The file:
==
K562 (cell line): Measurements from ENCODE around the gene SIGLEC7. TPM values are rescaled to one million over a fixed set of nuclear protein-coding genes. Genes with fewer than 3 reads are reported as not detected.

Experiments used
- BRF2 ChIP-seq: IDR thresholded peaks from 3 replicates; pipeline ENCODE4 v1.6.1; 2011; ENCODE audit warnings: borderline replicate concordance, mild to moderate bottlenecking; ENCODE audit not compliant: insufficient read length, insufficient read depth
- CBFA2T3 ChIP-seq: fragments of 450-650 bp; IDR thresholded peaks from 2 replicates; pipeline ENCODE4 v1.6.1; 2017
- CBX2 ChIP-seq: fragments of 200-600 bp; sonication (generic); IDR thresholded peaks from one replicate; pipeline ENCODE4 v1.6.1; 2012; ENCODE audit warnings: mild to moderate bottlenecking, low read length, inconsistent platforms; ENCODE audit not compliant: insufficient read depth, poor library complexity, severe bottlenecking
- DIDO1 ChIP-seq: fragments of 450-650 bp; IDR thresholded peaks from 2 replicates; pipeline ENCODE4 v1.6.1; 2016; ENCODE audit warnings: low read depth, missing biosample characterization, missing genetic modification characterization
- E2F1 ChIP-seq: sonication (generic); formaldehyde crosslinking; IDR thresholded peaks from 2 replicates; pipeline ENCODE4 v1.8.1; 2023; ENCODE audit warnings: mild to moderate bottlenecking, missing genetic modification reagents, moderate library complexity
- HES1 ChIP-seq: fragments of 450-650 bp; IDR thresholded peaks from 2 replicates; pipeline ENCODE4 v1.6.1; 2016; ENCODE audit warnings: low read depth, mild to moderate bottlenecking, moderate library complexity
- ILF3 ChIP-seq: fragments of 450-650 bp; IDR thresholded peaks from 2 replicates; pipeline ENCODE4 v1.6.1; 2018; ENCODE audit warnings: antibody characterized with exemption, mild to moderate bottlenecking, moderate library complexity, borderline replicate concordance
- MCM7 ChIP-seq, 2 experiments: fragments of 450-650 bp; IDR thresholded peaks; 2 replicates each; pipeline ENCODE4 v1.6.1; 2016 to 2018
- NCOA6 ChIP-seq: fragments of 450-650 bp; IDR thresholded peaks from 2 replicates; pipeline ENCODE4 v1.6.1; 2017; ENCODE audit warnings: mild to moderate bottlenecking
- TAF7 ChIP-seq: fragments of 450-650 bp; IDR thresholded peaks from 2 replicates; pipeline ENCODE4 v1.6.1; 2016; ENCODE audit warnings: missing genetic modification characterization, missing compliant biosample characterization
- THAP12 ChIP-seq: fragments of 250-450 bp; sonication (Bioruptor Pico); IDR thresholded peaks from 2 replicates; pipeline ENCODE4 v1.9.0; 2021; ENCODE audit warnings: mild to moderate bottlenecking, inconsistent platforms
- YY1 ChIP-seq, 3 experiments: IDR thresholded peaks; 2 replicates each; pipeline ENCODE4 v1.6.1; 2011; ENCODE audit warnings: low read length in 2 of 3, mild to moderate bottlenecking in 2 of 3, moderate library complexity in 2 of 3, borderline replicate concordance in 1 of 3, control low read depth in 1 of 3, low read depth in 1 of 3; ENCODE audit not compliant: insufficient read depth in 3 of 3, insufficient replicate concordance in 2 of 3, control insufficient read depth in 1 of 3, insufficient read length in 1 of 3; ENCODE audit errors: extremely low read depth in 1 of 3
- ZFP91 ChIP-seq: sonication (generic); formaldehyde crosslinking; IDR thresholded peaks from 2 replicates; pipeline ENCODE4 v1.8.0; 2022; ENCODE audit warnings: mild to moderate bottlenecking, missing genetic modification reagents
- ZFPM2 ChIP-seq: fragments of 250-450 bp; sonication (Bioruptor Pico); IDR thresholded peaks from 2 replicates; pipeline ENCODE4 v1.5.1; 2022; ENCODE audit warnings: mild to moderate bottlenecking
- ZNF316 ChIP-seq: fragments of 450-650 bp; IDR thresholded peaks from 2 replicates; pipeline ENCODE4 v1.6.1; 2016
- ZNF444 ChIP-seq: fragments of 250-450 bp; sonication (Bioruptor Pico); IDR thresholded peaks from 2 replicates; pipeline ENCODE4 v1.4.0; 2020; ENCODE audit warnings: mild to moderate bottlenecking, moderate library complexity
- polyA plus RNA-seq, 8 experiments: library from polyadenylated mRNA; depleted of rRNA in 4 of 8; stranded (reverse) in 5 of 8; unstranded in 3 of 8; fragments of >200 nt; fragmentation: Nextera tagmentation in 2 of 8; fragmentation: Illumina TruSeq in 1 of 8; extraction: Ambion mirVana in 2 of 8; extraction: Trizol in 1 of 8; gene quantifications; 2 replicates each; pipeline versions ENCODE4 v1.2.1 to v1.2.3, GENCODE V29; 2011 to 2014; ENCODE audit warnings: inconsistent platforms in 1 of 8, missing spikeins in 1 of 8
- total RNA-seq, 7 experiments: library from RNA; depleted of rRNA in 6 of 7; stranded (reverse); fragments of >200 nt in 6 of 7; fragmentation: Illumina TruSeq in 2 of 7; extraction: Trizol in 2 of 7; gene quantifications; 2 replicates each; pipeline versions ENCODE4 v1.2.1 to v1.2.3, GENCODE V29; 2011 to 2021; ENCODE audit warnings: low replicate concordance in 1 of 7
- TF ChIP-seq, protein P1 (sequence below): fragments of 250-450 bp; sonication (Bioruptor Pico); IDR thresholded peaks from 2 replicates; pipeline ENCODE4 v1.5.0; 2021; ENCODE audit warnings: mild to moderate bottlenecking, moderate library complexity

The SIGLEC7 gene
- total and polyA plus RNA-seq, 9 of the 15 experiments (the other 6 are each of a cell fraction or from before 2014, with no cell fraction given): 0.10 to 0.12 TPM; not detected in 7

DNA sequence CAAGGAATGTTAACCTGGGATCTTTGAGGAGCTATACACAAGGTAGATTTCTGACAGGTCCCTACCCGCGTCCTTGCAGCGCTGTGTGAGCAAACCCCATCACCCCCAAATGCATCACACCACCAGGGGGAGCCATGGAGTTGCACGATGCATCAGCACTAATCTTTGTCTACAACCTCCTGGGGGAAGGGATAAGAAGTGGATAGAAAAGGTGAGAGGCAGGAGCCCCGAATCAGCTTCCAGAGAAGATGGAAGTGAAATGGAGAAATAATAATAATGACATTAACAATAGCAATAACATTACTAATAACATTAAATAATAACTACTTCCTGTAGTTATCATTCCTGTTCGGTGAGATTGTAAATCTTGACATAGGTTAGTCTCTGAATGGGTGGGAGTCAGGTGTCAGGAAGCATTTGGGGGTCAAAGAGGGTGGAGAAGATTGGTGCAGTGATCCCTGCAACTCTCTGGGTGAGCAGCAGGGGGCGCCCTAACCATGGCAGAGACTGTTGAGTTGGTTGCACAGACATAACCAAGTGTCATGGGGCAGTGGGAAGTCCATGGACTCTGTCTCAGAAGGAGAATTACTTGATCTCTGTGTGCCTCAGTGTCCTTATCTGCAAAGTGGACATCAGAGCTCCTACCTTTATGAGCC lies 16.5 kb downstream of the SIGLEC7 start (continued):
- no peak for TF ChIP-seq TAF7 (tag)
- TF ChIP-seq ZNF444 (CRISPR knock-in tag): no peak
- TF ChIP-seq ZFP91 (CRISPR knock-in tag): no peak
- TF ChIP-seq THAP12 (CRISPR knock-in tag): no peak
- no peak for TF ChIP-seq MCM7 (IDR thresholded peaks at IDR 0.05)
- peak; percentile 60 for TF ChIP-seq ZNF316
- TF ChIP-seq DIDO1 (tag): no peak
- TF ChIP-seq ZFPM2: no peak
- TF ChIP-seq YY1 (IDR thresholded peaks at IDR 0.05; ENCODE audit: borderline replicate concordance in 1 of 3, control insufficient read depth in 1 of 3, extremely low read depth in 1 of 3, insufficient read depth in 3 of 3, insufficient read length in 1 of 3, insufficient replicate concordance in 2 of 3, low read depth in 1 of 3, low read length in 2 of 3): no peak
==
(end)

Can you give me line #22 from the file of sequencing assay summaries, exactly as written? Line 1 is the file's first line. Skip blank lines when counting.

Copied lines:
The SIGLEC7 gene